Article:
Two volunteer soldiers fired at other troops on Saturday at a Russian military firing range, killing 11 and wounding 15, the country’s defence ministry said.
The shooting took place in the Belgorod region in southwestern Russia that borders Ukraine, according to officials.
The ministry, which described the shootings as a terror attack, said two volunteers from an unnamed former Soviet nation fired on other soldiers during target practice before being killed by return fire. The recruits were being trained to fight in Ukraine.
“During a firearms training session with individuals who voluntarily expressed a desire to participate in the special military operation, the terrorists opened fire with small arms on the personnel of the unit,” RIA, the state-owned domestic news agency, cited a defence ministry statement as saying.
The shooting comes during a divisive mobilisation ordered by Vladimir Putin to beef up Russian forces in Ukraine – a move that triggered protests and caused hundreds of thousands to flee Russia.
The Russian president said on Friday that over 220,000 reservists already had been called up as part of an effort to recruit 300,000.
Despite Mr Putin claiming only people who had recently served in the military would be subject to the call-up, activists and rights groups reported military conscription officers rounding up people without any army experience – some of whom were also unfit for service for medical reasons.
Some of the freshly called-up reservists have posted videos of them being forced to sleep on the floor or even outside and given rusty weapons before being sent to the front lines.
Oleksiy Arestovych, an advisor to Ukrainian president Volodymyr Zelenskiy, said in a YouTube interview that the attackers at Belgorod military base were from the Central Asian nation of Tajikistan and had opened fire on the others after an argument over religion. The Independent has not been able to verify his claims.
Tajikistan is a predominantly Muslim nation, while around half of Russians follow various branches of Christianity. The Russian ministry had said the attackers were from a nation in the Commonwealth of Independent States, which groups nine ex-Soviet republics, including Tajikistan.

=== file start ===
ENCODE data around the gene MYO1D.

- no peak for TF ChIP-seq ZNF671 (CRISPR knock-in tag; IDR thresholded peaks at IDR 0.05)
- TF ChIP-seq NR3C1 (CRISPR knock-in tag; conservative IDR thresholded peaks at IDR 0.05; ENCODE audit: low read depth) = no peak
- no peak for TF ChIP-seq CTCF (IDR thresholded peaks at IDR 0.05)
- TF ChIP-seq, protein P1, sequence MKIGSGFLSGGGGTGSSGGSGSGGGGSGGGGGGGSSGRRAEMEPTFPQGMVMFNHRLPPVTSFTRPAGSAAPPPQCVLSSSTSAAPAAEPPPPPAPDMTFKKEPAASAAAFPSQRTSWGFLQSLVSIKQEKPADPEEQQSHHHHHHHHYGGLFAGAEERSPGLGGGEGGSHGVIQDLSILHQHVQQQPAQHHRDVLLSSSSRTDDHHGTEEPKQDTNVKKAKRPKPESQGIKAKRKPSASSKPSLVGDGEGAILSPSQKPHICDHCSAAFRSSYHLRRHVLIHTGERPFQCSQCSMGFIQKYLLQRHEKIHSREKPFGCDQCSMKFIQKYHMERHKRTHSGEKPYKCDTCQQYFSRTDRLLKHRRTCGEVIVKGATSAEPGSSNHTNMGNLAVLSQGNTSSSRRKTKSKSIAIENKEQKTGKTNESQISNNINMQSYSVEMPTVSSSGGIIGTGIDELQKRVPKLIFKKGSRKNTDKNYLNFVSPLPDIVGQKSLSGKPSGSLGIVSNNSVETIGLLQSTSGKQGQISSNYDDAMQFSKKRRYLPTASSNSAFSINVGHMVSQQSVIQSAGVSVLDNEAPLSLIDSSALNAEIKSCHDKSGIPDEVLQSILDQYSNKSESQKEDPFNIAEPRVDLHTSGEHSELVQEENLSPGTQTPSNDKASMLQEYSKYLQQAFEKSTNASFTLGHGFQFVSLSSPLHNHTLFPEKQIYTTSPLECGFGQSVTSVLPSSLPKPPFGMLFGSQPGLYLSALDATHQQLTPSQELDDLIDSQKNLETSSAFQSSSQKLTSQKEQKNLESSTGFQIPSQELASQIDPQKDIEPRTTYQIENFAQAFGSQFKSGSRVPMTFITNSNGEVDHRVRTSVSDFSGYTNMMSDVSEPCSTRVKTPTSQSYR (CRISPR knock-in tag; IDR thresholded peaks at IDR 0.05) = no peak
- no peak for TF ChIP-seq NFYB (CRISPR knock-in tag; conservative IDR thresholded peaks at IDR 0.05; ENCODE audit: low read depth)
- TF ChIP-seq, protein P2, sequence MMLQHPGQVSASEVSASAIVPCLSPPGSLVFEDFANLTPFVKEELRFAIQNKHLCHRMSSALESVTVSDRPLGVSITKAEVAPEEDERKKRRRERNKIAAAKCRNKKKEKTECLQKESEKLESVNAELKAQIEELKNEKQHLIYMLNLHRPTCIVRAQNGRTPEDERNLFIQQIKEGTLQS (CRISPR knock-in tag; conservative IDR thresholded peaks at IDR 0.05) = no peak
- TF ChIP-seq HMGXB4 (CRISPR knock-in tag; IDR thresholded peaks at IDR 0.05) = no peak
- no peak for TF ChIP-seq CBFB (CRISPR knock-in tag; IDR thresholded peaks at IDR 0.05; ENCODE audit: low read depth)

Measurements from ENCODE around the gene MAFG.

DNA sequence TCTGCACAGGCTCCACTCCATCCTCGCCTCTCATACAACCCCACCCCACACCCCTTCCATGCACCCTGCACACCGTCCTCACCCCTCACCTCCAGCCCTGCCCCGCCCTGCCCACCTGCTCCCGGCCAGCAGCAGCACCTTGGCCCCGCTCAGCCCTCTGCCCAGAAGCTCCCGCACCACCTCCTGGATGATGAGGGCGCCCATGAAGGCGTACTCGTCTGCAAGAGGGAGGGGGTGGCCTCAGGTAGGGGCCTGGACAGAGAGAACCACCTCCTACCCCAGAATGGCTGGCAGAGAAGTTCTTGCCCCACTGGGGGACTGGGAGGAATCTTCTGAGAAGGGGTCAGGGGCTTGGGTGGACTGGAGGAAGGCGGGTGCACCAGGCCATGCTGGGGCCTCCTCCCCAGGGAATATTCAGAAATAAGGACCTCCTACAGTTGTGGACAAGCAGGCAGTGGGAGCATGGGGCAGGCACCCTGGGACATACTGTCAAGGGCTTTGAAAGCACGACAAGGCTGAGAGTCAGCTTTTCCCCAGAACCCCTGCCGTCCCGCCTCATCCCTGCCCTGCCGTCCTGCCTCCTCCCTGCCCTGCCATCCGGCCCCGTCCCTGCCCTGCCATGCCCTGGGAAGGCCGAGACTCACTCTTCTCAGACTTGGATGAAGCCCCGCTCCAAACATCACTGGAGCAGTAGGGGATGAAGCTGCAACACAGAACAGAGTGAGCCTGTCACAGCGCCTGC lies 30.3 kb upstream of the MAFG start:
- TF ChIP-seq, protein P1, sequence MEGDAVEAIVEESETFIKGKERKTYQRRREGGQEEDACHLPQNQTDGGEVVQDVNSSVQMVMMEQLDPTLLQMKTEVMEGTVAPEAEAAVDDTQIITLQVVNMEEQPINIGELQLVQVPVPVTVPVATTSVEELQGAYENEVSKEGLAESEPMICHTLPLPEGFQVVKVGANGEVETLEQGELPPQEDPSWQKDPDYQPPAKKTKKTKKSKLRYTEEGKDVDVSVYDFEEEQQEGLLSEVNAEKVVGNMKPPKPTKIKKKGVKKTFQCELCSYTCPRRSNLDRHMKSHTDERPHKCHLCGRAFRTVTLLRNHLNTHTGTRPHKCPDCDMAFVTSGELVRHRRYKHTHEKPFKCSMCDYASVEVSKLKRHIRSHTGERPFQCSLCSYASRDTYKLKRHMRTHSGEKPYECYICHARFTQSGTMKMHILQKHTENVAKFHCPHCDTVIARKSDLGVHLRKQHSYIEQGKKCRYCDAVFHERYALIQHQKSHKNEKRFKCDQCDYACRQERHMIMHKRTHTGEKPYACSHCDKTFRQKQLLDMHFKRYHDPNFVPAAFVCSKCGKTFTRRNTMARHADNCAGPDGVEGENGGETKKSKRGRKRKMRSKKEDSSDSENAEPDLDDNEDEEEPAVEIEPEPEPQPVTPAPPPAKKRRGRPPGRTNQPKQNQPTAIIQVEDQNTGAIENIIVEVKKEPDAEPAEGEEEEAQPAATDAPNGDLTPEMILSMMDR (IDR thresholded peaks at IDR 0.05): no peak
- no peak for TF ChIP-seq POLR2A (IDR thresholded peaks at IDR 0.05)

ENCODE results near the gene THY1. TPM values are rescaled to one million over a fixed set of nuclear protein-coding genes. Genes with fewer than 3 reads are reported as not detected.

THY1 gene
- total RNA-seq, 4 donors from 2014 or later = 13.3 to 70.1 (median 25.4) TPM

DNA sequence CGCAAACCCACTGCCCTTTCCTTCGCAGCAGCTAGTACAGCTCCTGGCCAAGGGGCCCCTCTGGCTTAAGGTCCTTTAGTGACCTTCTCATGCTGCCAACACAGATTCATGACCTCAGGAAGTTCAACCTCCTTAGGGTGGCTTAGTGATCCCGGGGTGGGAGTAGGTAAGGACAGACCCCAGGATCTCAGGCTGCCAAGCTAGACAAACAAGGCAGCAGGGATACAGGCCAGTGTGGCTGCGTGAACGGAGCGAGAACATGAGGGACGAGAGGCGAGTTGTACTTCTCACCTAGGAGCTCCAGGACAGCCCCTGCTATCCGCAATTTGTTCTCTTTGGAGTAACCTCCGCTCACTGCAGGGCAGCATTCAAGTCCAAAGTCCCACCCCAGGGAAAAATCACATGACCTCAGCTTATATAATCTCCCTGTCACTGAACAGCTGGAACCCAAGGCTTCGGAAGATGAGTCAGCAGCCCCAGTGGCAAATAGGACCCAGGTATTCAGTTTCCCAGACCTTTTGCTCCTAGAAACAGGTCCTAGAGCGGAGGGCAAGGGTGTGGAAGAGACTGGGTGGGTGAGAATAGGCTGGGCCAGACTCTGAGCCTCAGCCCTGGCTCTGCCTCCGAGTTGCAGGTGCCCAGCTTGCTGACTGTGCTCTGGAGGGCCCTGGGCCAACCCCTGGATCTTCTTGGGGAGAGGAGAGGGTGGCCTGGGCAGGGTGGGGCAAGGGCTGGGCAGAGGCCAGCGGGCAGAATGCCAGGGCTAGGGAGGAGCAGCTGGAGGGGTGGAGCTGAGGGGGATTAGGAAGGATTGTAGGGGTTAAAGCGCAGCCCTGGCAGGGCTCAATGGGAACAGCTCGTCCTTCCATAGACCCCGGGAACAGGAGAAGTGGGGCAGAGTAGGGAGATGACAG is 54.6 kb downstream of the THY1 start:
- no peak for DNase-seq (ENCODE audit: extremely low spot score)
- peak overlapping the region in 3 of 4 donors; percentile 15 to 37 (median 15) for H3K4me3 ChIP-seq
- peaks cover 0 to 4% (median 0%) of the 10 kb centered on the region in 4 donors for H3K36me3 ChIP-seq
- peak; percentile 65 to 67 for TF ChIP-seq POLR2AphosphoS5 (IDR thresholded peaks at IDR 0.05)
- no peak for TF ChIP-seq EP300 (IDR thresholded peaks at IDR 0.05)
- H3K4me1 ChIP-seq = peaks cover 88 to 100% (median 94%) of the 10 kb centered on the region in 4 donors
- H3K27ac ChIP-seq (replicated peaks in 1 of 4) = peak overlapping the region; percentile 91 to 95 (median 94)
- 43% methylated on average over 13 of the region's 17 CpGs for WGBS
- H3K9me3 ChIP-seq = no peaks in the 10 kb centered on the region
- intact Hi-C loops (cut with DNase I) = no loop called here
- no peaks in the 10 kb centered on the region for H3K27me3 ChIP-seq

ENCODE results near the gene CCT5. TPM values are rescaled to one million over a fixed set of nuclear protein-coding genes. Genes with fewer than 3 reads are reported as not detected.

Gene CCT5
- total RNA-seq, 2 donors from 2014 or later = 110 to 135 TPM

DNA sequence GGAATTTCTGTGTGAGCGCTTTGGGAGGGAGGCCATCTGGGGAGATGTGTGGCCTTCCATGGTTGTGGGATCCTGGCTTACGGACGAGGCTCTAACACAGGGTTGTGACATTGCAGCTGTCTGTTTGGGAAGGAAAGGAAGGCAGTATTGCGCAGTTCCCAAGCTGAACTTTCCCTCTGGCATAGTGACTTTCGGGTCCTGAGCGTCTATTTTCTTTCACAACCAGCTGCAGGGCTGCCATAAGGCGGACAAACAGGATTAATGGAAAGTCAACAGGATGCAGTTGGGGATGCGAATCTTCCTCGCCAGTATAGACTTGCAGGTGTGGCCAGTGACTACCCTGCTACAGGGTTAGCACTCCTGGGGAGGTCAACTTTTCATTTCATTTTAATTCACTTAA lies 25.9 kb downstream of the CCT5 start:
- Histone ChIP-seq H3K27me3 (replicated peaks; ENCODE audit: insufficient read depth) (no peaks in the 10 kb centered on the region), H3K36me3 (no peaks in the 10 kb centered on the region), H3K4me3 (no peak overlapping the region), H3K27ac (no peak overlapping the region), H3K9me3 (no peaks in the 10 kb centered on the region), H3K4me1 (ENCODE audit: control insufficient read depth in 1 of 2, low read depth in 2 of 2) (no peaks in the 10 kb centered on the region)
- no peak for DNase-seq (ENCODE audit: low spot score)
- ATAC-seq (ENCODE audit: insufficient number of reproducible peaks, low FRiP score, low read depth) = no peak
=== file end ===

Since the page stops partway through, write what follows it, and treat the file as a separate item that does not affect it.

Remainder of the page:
The independent Russian news website Sota Vision said the attack occurred in the small town of Soloti, close to the Ukrainian border and about 104km (65 miles) southeast of Belgorod.
Mr Zelensky said on Saturday that Ukrainian troops were still holding the strategic eastern town of Bakhmut despite repeated Russian attacks while the situation in the larger Donbas region remained very difficult.
Although Ukrainian troops have recaptured thousands of square miles of land in recent offensives in the east and south, officials say progress is likely to slow once Kyiv’s forces meet more determined resistance.
Ukrainian forces and civilians are relying on Starlink internet service provided by Elon Musk’s SpaceX rocket company. Musk said on Friday he could no longer afford to fund the service but on Saturday said he would continue to do so.
Mr Zelensky said almost 65,000 Russians had been killed so far since the 24 February invasion, a figure far higher than Moscow’s official 21 September estimate of 5,937 dead. In August the Pentagon said Russia has suffered between 70,000 and 80,000 casualties, either killed or wounded.
Mr Putin ordered the mobilisation three weeks ago, as part of a response to Russian battlefield defeats in Ukraine. He has also proclaimed the annexation of four partially occupied Ukrainian provinces and threatened to use nuclear weapons.
Mr Zelensky, speaking in an evening address, said Russian missiles and drones had continued to hit Ukrainian cities, causing destruction and casualties.
Kyiv said on Friday that it expected the United States and Germany to deliver sophisticated anti-aircraft systems this month to help defend against the missiles.
Fighting is particularly intense in the eastern Donetsk and Luhansk provinces bordering Russia. Together they make up the larger industrial Donbas, which Moscow has yet to fully capture.
Russian forces have repeatedly tried to seize Bakhmut, which sits on a main road leading to the cities of Sloviansk and Kramatorsk. Both are situated in the Donetsk region.
Separately, the Ukrainian armed forces’ general staff said in a Facebook post that troops had on Saturday repelled a total of 11 separate Russian attacks near Kramatorsk, Bakhmut and the town of Avdiivka, just to the north of Donetsk.
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